For someone writing supernatural fiction at a time when Freud’s ideas were beginning to be known (which, as Julia Briggs suggested in Night Visitors, marked the beginning of the end for the popularity the ghost story had been enjoying since Dickens’s day), there’s a real feeling of psychological depth to Sinclair’s tales, and although they may have been influenced to some degree by Freud (the title of Uncanny Stories, for instance), I feel, reading them, that her understanding is definitely her own, and far more nuanced than a merely derivative take on Freud’s ideas could have served up. The most successful tales, dealing with the inequality of love in relationships, or of the very human horrors of emotional neglect, certainly transcend any merely psychological reading to become powerful dramas.

“The Intercessor” is the must-read story here. It was adapted (very faithfully) by Alan Plater (who I mostly know for his quirky comedy The Beiderbecke Affair from 1985) for the ITV Shades of Darkness anthology series (in 1983). (Which is how I first heard about May Sinclair, via a post on the Wyrd Britain blog, which has a link to the Shades of Darkness episode on YouTube.)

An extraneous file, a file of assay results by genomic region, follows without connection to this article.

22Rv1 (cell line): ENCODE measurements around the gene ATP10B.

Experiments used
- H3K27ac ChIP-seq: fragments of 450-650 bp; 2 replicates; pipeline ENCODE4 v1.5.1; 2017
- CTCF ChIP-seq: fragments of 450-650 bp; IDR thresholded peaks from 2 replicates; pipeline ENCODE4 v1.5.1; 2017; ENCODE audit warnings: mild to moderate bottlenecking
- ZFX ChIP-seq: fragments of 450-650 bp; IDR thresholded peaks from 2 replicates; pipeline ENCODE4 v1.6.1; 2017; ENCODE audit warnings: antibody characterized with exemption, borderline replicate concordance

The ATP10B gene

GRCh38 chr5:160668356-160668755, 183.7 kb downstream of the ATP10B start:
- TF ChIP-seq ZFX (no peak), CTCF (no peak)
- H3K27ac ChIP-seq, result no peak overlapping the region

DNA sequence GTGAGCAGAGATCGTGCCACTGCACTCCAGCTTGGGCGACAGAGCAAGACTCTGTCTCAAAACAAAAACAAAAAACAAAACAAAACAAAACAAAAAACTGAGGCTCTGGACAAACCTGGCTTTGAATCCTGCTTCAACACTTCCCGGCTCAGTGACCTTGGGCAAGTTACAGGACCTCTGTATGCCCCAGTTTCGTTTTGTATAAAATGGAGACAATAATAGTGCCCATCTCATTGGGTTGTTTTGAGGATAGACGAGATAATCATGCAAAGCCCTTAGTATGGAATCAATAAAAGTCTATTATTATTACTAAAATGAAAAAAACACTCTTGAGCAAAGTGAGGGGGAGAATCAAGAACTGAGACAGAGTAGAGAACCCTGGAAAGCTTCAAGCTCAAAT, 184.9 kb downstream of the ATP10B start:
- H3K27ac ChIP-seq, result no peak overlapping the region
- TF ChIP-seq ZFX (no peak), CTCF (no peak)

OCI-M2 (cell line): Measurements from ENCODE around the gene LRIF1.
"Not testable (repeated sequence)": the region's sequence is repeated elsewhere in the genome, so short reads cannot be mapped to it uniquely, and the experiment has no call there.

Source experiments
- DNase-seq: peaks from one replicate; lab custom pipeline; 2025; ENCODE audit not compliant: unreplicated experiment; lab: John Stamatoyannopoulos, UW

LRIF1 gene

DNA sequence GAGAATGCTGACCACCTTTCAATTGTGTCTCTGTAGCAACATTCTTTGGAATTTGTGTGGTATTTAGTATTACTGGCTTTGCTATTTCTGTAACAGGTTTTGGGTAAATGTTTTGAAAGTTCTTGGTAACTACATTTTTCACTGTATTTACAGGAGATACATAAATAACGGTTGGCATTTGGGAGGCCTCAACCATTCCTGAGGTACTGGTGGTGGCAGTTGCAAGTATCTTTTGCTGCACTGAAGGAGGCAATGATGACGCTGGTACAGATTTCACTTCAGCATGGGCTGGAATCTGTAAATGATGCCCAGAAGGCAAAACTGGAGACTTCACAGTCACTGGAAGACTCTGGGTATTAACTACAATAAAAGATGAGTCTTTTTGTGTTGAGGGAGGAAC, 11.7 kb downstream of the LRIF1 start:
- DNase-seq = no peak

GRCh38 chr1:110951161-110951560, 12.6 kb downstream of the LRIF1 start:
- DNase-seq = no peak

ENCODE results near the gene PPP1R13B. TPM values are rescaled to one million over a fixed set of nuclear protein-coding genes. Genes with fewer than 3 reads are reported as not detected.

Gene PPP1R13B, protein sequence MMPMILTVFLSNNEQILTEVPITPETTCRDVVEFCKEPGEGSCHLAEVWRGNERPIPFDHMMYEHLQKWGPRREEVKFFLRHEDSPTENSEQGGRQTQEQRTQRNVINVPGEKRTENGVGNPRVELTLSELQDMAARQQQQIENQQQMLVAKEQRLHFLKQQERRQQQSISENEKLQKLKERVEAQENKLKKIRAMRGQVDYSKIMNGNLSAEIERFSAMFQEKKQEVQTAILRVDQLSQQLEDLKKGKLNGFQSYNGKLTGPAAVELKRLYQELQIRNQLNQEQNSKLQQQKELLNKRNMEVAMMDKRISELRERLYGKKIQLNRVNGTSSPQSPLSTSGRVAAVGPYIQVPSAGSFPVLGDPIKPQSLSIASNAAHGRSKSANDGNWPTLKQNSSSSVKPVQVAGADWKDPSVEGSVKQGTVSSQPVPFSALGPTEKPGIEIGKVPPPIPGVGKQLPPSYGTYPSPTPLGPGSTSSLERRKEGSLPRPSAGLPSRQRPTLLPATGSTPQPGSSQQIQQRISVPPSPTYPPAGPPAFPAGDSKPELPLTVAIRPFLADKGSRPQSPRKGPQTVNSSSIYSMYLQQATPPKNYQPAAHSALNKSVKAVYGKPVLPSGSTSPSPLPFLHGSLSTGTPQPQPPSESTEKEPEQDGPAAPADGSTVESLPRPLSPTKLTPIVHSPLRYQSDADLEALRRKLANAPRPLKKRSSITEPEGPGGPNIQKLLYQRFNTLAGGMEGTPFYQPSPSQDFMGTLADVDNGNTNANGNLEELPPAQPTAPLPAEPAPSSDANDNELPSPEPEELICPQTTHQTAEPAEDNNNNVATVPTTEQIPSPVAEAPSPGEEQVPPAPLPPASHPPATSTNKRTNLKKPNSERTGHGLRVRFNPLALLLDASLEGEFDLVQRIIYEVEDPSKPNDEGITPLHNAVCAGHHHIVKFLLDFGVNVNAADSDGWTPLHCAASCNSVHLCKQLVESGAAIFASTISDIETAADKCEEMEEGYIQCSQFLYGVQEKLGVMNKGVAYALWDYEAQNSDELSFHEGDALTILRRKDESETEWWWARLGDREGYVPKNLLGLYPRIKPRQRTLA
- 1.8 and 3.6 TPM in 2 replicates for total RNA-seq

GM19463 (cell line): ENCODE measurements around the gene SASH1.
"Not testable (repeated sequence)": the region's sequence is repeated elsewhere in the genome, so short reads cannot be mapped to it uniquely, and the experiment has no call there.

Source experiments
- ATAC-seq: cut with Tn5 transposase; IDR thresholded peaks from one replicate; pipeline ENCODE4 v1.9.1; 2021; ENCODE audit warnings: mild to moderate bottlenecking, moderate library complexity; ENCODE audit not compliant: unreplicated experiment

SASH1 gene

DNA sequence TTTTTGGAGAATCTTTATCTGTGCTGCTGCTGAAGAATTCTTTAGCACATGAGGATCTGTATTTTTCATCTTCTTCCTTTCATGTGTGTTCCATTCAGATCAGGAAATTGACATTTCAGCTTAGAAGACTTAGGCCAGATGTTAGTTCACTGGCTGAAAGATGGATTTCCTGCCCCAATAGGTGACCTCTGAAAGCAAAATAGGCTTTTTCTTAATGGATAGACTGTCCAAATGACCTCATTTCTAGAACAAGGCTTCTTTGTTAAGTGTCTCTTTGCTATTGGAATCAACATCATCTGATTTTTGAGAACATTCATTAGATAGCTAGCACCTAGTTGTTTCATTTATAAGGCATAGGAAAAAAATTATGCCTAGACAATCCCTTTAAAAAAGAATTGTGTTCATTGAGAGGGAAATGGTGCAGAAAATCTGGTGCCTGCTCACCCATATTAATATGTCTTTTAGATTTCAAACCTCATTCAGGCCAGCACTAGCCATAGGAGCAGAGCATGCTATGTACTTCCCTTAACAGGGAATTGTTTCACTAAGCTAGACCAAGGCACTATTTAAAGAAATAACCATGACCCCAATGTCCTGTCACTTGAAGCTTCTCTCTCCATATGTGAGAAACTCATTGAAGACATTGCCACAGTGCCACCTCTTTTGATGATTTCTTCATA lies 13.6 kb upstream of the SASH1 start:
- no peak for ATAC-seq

You can read “The Flaw in the Crystal” at Gutenberg, and I have “The Intercessor” as an ebook on my free ebooks page. You can learn more about May Sinclair herself at the May Sinclair Society’s site.

Night Visitors by Julia Briggs

Night Visitors, Julia Briggs’s 1977 study of ‘The rise and fall of the English ghost story’, employs a bit of (potentially fatal) boundary-blurring early on, first as regards the term ‘ghost story’:

‘It may be apparent that the term ‘ghost story’ is being employed with something of the latitude that characterises the general usage, since it can denote not only stories about ghosts, but about possession and demonic bargains, spirits other than those of the dead, including ghouls, vampires, werewolves, the ‘swarths’ of living men and the ‘ghost-soul’ or Doppelgänger.’